The York Daily Record/Sunday News has been devoting a lot of pages to chronicling York County's ongoing weight struggles. "Fat Battleground" started with a story that explored the fact that York is one of the most obese counties in the state. Other stories have covered how and why we get fat, and future stories will focus on solutions.
YorkCounts cares about this because obesity was one of the 38 indicators we tracked in our 2009 report. Depending on which numbers you look at, the county's obesity rate is somewhere in the range of 25 to 35 percent, meaning that anywhere from a quarter to a third of adults qualify as obese. In our numbers, which come from the Pennsylvania Department of Health, the rate has hovered around 25 percent. The Healthy York County Coalition, which has been monitoring the health of York County every three years since 1994 through Community Health Assessments, reported numbers fluctuating between 26 percent and 39 percent. All the numbers show us falling short of HYCC's target of reaching 20 percent by the year 2000.
In 2009, YorkCounts and HYCC, along with a small group of community stakeholders, held some preliminary meetings on developing a comprehensive strategy for bringing the numbers down. The reasons for doing so are well established: obesity's the connection to a range of chronic illnesses, the loss of quality of life, the higher costs of medical care and insurance.
The meetings didn't get beyond the preliminary stage for various reasons. But these York Daily Record stories show that a serious public health problem remains. First Lady Michelle Obama brought childhood obesity to the national spotlight earlier this year. Businesses continue to be plagued with soaring health care costs, due partly to overweight employees.
York city recognized the connection between obesity, public health and quality of life when it became an ACHIEVE community this year. ACHIEVE is a national program of the Centers for Disease Control and Prevention that supports communities working to "develop and implement policy, systems, and environmental change strategies that can help prevent or manage health risk factors" related to a range of chronic health conditions, including obesity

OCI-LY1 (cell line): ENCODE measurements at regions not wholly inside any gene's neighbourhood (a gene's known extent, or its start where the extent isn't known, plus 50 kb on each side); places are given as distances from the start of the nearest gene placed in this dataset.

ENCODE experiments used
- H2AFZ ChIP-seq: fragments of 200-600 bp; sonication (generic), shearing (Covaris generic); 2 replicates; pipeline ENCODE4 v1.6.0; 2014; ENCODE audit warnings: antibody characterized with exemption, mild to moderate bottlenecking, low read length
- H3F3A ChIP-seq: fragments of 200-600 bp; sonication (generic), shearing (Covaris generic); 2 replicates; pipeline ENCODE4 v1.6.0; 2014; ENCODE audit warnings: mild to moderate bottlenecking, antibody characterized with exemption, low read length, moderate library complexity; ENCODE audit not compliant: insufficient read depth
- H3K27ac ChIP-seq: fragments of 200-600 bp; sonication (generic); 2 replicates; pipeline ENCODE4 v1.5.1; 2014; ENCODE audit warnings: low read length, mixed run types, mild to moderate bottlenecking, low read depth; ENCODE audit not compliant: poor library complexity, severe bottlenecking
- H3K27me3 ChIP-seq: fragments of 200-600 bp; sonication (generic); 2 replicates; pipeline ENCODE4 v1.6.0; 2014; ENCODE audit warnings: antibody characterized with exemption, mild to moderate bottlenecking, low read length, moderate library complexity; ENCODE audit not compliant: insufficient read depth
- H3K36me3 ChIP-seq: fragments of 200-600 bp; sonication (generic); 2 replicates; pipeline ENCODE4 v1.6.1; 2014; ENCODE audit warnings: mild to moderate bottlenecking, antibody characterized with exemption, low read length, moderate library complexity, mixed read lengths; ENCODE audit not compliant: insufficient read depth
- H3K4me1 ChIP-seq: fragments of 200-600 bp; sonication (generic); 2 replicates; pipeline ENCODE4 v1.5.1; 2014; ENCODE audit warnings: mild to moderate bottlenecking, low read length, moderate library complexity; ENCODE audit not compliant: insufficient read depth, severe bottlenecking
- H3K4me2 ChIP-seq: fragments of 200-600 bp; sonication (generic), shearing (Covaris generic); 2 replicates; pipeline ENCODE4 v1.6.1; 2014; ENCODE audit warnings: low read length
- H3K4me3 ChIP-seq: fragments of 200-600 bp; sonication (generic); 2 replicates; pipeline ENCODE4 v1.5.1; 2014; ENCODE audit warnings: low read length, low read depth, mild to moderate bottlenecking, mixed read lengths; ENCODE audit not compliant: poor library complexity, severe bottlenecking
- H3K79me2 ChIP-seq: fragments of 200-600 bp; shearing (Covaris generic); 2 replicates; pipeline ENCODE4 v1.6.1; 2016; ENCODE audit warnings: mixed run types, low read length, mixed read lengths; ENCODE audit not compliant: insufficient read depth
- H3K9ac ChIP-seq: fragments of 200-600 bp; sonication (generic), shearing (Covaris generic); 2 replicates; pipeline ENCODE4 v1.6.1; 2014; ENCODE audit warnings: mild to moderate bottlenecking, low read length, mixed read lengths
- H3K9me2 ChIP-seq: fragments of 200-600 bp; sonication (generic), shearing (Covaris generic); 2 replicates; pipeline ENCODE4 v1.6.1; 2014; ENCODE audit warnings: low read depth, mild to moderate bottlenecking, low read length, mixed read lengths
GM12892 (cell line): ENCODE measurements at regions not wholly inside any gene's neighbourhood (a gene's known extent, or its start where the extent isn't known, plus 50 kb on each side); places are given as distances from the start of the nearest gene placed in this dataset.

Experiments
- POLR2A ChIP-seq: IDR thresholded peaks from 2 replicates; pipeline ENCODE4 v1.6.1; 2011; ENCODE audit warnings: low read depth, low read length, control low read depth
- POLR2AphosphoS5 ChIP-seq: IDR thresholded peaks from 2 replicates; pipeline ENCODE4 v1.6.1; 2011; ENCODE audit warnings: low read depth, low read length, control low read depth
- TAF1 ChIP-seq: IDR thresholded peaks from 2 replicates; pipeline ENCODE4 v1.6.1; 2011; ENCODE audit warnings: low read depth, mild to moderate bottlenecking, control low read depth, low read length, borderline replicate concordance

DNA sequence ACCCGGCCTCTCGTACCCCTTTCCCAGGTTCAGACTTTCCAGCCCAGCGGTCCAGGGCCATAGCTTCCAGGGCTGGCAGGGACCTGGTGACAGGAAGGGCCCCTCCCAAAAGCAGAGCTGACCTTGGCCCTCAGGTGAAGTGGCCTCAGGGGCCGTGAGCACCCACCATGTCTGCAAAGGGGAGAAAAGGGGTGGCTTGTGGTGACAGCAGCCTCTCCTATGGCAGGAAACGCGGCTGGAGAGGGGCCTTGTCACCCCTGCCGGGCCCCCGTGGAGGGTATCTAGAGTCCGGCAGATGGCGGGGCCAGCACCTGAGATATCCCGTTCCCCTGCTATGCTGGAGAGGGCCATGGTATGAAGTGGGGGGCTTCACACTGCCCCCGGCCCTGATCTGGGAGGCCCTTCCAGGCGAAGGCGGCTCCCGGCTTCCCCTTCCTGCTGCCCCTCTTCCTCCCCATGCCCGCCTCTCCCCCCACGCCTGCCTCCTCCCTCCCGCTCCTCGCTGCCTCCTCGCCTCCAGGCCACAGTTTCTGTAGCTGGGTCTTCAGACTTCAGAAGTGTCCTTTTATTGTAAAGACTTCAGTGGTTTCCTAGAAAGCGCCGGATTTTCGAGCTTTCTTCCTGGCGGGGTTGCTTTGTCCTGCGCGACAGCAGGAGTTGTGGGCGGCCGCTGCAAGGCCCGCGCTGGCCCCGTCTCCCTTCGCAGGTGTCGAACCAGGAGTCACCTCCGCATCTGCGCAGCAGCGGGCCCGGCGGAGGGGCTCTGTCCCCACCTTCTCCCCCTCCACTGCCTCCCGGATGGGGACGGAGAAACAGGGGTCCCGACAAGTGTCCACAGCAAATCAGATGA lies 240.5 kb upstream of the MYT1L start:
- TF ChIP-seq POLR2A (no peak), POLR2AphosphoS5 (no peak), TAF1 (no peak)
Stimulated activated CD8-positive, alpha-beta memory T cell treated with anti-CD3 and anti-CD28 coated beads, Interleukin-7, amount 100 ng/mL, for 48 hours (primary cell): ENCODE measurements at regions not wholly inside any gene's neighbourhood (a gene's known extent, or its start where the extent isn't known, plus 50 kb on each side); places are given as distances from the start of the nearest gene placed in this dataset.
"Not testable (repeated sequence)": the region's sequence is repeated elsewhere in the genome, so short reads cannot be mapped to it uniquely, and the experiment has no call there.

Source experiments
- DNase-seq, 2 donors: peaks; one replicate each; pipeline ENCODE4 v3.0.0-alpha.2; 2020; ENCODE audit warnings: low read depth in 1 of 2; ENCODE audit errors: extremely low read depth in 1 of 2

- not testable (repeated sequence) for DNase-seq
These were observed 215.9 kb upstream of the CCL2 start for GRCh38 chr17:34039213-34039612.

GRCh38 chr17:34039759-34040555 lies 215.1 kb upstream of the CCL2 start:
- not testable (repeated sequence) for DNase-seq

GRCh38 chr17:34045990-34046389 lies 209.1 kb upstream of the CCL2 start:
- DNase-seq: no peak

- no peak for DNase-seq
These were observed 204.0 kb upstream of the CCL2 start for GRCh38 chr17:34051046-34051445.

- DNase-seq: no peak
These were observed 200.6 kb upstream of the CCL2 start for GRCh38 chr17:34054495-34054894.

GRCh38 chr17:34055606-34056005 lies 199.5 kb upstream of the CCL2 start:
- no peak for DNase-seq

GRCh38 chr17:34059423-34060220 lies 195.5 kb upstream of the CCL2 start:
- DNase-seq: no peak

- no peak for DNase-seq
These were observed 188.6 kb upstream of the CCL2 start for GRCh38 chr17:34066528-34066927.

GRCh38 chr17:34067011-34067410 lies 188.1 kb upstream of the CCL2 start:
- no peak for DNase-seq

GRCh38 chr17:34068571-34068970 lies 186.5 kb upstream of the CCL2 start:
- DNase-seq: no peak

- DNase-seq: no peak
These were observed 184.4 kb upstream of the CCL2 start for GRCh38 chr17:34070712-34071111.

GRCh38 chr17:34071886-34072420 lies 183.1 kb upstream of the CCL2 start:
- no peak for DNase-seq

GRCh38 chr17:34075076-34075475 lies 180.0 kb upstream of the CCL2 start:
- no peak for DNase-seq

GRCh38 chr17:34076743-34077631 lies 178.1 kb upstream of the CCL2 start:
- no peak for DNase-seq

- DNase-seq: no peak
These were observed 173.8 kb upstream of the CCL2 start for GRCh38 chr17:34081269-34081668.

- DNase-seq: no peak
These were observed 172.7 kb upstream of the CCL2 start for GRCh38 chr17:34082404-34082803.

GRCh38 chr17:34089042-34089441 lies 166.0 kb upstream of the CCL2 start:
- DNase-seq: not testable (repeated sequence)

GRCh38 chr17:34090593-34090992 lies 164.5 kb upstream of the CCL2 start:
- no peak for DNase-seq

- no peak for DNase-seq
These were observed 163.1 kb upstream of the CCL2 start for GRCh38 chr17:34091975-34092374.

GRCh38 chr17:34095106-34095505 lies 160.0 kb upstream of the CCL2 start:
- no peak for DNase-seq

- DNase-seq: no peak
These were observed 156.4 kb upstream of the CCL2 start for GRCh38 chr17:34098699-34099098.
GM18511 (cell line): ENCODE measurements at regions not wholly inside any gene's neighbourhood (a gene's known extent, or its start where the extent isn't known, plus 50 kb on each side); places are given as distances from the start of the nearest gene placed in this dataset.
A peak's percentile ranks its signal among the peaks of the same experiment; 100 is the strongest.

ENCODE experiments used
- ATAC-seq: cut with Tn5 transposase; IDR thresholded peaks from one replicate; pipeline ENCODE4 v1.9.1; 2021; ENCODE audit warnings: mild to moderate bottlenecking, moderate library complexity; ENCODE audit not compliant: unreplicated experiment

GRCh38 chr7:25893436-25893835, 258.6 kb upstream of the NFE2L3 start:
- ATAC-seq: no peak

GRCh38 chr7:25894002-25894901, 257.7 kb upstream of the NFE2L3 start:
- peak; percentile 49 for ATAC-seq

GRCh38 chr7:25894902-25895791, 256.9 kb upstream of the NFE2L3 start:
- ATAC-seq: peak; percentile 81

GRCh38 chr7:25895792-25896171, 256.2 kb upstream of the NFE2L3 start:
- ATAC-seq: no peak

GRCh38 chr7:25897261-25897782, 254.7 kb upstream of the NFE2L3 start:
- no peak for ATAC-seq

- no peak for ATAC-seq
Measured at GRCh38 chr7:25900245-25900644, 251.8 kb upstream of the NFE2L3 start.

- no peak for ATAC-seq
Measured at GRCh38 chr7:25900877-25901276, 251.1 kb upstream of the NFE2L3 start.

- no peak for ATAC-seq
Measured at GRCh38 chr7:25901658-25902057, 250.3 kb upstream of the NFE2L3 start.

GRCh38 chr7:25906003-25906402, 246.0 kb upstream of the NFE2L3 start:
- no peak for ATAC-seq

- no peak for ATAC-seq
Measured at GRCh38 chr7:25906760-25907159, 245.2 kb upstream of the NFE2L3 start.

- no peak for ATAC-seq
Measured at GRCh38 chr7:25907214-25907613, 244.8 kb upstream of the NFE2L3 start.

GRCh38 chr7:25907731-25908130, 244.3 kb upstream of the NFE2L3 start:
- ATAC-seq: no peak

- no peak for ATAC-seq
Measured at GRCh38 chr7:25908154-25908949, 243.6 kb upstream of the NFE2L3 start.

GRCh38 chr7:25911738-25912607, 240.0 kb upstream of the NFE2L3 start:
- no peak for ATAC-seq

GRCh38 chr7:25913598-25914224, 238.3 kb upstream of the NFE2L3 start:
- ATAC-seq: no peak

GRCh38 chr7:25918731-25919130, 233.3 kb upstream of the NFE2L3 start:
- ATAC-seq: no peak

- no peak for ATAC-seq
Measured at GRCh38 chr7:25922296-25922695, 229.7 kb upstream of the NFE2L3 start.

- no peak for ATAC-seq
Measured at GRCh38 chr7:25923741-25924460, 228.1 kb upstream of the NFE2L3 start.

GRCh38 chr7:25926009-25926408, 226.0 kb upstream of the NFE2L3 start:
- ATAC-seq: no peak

The city is the driving force for ACHIEVE, and obesity and its related problems are slightly more pronounced in the city, but the effort surely can be connected to broader action to reduce obesity countywide. That would mean using amenities such as the Heritage Rail Trail County Park to connect walking paths and bike routes to popular downtown destinations. It would mean giving thought to pedestrian access in the site design of economic development projects.
And that's just a start. Other players would include the schools and day-care facilities, which play a huge role with the food choices that offer to children. Fitness-oriented organizations such as the YMCA and the YWCA would be involved. The fledgling York County Buy Fresh Buy Local chapter could be involved as a way to put more locally grown fruit, vegetables and meats in front of local consumers.
What do you think? What should a comprehensive community strategy for reducing obesity look like? Feel free to weigh in with your opinions here.
An update, 9:30 a.m. 8/27: After this post went up, I heard from Cori Strathmyer, wellness coordinator at the YMCA of York and York County. Cori is a member of the 14-person team working on the community-health effort. She said while the program has a city focus intially, the plan is to take what works in the city and eventually use it as a model throughout the county. And while they are part of the CDC's ACHIEVE program, they are branding the effort under the banner "Eat Play Breathe York." We say: "Go, Eat Play Breathe!" Here's their Web site: http://www.achievecommunities.org/YorkPA/Pages/default.aspx. You can read all of what she said in the comments section.
And a correction: In the August e-newsletter that went out this week, I detailed the town hall meetings YorkCounts and the York-Adams Regional Smart Growth Coalition were doing, in partnership with the York County Economic Development Corp. and the York County Planning Commmission. If you clicked on the link from the newsletter to the information about the meetings, you might have seen an incorrect e-mail address to register. The correct address is: email@example.com.
- Dan Fink